Live your e! best lif


Puzzle answers WWW.LAFIFTY.COM | MARCH 2022 | FUN & GAMES |


CLASSIFIEDS CLASSIFIEDS Private Party $29 | Commercial $49 |




To place your classified, call:

To place your classified, call -243-8829 970

719-900-7664 x102 or submit online at

30 words or less per ad

+$1 per word


FLAT RATE COMPUTER REPAIR. Starting at $50. Free pickup & delivery or up to 2 hours of on-site tune-up, virus removal and/or training. Call Richard with SOBE I.T. 719-216-8994.

State-of-the-Art Adult Daycare Center

Call today for more information (719) 596-2010 1460 Garden of the Gods Rd. Colorado Springs, CO 80907



BANK ON CLASSIFIEDS to turn your want ads into dollars! In-Home Care Services We Offer •Personal Care •Homemaking

•Companion Care •Shopping

Medicaid, PPACG Area Agency on Aging Voucher, & Private Pay

Call today for more information (719) 367-4160 1460 Garden of the Gods Rd. Colorado Springs, CO 80907

Lady who is Christian will offer companionship, do errands, help with organization, house-sit and do caregiving, preferably overnight, in Colorado Springs. 719-291-5053. Thank you!


Life After 50 Classifieds

719-900-7664 FUN & ENTERTAINMENT Maxi’s Dance Group is back! Dance party every Thursday 6-9pm, Eagles Club 1050 S. 21st St. Music for ages 40+, food and drink available for purchase. $8 cover; $5 members. 719-660-1358. TIMETRAVELTIME.COM. Happy Memory Transfers, VHS-Slides-8mmReels+, We Make Movies! Contact us 719-203-6398 coloradofilmbank@




Leaky Pipes Fixed • Toilets or Faucets Replaced • Sprinklers Repaired


SATELLITE APARTMENT BUILDING. 2BD 2BA apt for rent. $1420/month. All utilities included. 719-418-2610.

•Affordable & •Experienced & Personal Care Caring Staff •Engaging Activities •Medicaid, VA & & Outings Private Pay

Deadline is the

20th of Each Month

Ken’s Plumbing Heating & Cool Cooling ing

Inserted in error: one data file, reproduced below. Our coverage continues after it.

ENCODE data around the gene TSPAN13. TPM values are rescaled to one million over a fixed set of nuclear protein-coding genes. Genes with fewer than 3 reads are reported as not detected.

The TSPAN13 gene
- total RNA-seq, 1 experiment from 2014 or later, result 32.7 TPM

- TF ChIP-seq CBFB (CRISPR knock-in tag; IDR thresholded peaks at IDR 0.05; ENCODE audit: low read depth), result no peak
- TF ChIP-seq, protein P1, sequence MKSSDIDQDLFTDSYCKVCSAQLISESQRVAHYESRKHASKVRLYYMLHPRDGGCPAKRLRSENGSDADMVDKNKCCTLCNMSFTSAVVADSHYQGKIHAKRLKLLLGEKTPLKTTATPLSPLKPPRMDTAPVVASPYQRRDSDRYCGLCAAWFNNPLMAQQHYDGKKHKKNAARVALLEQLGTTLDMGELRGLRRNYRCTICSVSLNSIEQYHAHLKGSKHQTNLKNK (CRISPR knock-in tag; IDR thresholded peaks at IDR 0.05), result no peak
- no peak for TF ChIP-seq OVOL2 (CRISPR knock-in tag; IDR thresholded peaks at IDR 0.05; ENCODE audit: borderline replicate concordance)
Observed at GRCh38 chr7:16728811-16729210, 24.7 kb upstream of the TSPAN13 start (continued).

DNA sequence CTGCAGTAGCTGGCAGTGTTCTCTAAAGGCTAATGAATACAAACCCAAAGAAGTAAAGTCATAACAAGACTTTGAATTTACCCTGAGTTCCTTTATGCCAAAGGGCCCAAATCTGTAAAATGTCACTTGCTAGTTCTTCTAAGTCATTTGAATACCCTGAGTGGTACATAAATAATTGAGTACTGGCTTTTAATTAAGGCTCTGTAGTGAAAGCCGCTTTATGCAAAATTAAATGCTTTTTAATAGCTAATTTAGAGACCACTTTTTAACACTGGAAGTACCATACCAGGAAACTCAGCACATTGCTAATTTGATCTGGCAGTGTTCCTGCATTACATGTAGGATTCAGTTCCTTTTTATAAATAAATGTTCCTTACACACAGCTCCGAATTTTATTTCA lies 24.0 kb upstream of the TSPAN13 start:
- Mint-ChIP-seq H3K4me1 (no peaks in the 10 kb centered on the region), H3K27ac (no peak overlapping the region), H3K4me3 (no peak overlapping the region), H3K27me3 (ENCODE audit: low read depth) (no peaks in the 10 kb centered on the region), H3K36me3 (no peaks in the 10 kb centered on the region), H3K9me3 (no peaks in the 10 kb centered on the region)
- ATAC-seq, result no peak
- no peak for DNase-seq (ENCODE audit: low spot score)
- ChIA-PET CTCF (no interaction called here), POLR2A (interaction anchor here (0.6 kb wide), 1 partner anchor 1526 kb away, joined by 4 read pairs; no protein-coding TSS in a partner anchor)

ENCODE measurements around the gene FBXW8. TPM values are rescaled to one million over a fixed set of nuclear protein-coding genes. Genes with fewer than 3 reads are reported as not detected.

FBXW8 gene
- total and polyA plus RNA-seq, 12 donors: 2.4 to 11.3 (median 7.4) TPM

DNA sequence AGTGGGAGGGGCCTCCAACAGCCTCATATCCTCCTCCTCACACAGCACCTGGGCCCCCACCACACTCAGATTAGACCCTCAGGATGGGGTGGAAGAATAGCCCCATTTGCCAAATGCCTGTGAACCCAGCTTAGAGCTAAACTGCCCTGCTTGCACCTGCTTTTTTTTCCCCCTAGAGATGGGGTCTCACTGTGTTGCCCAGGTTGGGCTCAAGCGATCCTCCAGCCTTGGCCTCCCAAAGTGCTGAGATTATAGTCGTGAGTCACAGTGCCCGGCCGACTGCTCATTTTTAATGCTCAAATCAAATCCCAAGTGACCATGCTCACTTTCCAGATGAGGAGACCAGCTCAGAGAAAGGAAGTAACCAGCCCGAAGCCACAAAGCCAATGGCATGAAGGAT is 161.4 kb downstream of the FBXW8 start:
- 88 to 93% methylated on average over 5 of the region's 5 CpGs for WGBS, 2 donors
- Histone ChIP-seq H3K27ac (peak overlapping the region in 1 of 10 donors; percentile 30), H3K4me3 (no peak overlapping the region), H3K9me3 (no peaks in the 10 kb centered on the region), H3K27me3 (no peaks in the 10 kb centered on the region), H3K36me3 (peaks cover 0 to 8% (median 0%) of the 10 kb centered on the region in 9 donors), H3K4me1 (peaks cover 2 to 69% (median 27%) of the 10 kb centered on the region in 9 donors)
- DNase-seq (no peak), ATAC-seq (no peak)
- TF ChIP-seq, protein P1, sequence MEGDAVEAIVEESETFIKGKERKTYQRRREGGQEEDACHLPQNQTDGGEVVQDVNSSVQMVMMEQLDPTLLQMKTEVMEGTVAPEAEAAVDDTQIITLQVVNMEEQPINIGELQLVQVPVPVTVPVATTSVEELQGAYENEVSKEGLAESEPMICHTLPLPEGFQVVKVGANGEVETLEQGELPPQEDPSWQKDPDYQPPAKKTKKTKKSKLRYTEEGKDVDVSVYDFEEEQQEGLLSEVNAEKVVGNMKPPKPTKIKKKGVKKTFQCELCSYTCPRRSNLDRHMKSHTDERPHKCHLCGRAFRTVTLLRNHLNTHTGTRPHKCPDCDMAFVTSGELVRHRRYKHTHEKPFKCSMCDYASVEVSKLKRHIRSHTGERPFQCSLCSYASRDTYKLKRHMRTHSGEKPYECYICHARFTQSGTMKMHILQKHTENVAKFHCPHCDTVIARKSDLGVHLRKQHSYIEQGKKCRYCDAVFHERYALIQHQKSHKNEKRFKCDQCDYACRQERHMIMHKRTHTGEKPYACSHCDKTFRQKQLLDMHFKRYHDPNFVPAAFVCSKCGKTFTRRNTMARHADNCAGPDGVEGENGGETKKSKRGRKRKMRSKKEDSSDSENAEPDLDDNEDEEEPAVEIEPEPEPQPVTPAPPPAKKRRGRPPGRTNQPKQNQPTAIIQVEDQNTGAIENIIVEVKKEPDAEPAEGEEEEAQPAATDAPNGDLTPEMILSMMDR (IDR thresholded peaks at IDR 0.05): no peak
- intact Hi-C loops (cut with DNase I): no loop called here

The Villa at Sunny Vista, a HUDsubsidized senior and disabled adults apartment complex located at 2480 East Dale Street in Colorado Springs, announces that its waitlist will open on March 9, 2022. The Villa is an independent living facility with age, disability and income requirements. Applications are entered in the order in which they are received. Pick up an application at the building on or after March 9, 2022 or call 719-6359595 to request an application. We are pledged to the letter and spirit of U.S. policy for the achievement of equal housing opportunity throughout the Nation. We encourage and support an affirmative advertising and marketing program in which there are no barriers to obtaining housing because of race, color, religion, sex, handicap, familial status, or national origin.

or submit at

Furnaces Replaced, Repaired or Tuned Up


Air Conditioners or Swamp Coolers Installed or Repaired

Discount for Seniors & All Military* *Discount cannot be combined with other offers.



(719) 229-4563 Veteran Owned by Ken Rivenburgh


HANDYMAN SERVICES. ODD JOBS Plumbing, Carpentry, Fences, Decks, Doors, and more. (Mowing or yardwork in the spring and summer.) John 719-471-7471.

HOUSECLEANING VOLUNTEER AT SILVER KEY to help provide seniors with meals, rides, client support, food pantry support, and veterans support. Office staff and materials support also needed. Please apply online at:

EXPERTISE HOUSECLEANING, reliable and trustworthy. Senior personal care services are also available. Please call Karen 719-4342922.

SENIORS LOVE HELPERS that arrive at the door! If you do heavy lifting, climb ladders, painting, cleaning, cooking, or hair care, place an ad in Life After 50. Readers are hunting for your services! 719-900-7664.

THE ABC’S OF HEALTHCARE. Licensed Health Insurance Agent, 15 years’ experience. Individual/ Family Insurance through Connect for Health Colorado, Medicare plans, Life Insurance, Final Burial Expense, Home Care Insurance, Vision, Dental, and Hearing. Call JoAnne 719-434-2015